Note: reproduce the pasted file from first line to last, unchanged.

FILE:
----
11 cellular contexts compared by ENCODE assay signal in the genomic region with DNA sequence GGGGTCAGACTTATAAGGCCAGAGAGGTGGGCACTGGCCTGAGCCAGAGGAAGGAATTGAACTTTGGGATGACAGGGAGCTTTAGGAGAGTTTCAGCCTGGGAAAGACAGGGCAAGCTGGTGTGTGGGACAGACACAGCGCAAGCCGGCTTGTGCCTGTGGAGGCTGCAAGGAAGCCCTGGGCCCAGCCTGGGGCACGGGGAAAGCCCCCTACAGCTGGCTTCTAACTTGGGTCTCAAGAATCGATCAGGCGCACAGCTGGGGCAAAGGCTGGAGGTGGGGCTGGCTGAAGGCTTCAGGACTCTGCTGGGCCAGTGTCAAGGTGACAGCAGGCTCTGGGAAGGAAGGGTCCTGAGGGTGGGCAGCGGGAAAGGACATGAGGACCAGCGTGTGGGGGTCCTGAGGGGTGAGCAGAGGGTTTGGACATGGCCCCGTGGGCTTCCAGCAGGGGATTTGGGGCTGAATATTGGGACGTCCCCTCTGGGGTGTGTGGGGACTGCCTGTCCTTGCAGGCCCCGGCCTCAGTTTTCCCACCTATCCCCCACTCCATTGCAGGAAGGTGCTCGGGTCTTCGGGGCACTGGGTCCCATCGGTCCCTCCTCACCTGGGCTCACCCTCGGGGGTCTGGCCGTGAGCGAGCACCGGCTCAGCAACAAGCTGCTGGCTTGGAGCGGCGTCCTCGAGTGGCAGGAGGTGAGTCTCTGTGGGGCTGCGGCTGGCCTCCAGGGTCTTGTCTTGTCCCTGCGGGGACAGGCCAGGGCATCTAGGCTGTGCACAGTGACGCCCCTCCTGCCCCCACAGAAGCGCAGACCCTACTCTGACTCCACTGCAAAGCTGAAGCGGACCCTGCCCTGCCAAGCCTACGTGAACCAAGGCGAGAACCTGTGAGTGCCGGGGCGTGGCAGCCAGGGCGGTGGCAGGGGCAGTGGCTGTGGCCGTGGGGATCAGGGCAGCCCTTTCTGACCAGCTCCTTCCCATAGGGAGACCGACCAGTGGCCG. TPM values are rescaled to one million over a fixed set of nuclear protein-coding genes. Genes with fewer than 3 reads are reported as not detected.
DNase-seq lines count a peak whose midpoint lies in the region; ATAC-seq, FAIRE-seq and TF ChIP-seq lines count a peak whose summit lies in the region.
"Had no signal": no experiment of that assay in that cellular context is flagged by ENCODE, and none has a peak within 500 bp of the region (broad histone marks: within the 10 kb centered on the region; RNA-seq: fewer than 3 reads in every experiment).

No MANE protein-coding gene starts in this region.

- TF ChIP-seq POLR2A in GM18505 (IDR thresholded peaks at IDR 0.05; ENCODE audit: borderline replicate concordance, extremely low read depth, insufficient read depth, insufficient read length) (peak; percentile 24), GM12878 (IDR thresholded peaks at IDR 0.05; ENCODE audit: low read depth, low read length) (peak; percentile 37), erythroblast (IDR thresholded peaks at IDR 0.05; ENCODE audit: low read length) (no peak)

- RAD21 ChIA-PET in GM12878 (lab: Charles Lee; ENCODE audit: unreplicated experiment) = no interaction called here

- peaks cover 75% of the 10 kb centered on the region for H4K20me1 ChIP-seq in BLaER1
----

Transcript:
11 cellular contexts compared by ENCODE assay signal in the genomic region with DNA sequence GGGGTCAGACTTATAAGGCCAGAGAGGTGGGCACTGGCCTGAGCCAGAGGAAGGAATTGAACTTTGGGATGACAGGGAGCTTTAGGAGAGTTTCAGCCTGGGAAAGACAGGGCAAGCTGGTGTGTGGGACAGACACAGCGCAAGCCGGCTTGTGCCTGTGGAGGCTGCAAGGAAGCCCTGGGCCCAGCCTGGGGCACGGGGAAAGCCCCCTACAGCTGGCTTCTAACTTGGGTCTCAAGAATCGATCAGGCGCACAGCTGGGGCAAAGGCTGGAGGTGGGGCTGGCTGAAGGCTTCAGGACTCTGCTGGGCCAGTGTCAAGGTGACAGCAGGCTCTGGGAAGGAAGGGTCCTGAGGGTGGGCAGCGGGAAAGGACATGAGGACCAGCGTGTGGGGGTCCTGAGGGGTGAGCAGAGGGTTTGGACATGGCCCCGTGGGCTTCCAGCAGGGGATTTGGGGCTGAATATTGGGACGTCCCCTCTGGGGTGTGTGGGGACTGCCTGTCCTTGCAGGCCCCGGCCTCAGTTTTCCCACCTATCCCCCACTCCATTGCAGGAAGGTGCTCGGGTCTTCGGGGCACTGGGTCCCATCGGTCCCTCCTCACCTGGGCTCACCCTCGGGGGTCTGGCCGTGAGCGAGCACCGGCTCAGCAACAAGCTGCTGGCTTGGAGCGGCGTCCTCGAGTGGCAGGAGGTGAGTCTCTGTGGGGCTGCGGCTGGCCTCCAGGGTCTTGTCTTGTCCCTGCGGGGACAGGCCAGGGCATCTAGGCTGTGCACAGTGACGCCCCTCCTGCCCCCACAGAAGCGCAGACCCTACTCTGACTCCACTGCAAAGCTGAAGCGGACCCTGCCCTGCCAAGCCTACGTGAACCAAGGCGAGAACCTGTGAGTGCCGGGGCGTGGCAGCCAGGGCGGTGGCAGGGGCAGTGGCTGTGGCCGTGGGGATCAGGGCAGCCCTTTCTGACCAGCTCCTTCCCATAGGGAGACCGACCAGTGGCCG. TPM values are rescaled to one million over a fixed set of nuclear protein-coding genes. Genes with fewer than 3 reads are reported as not detected.
DNase-seq lines count a peak whose midpoint lies in the region; ATAC-seq, FAIRE-seq and TF ChIP-seq lines count a peak whose summit lies in the region.
"Had no signal": no experiment of that assay in that cellular context is flagged by ENCODE, and none has a peak within 500 bp of the region (broad histone marks: within the 10 kb centered on the region; RNA-seq: fewer than 3 reads in every experiment).

No MANE protein-coding gene starts in this region.

- TF ChIP-seq POLR2A in GM18505 (IDR thresholded peaks at IDR 0.05; ENCODE audit: borderline replicate concordance, extremely low read depth, insufficient read depth, insufficient read length) (peak; percentile 24), GM12878 (IDR thresholded peaks at IDR 0.05; ENCODE audit: low read depth, low read length) (peak; percentile 37), erythroblast (IDR thresholded peaks at IDR 0.05; ENCODE audit: low read length) (no peak)

- RAD21 ChIA-PET in GM12878 (lab: Charles Lee; ENCODE audit: unreplicated experiment) = no interaction called here

- peaks cover 75% of the 10 kb centered on the region for H4K20me1 ChIP-seq in BLaER1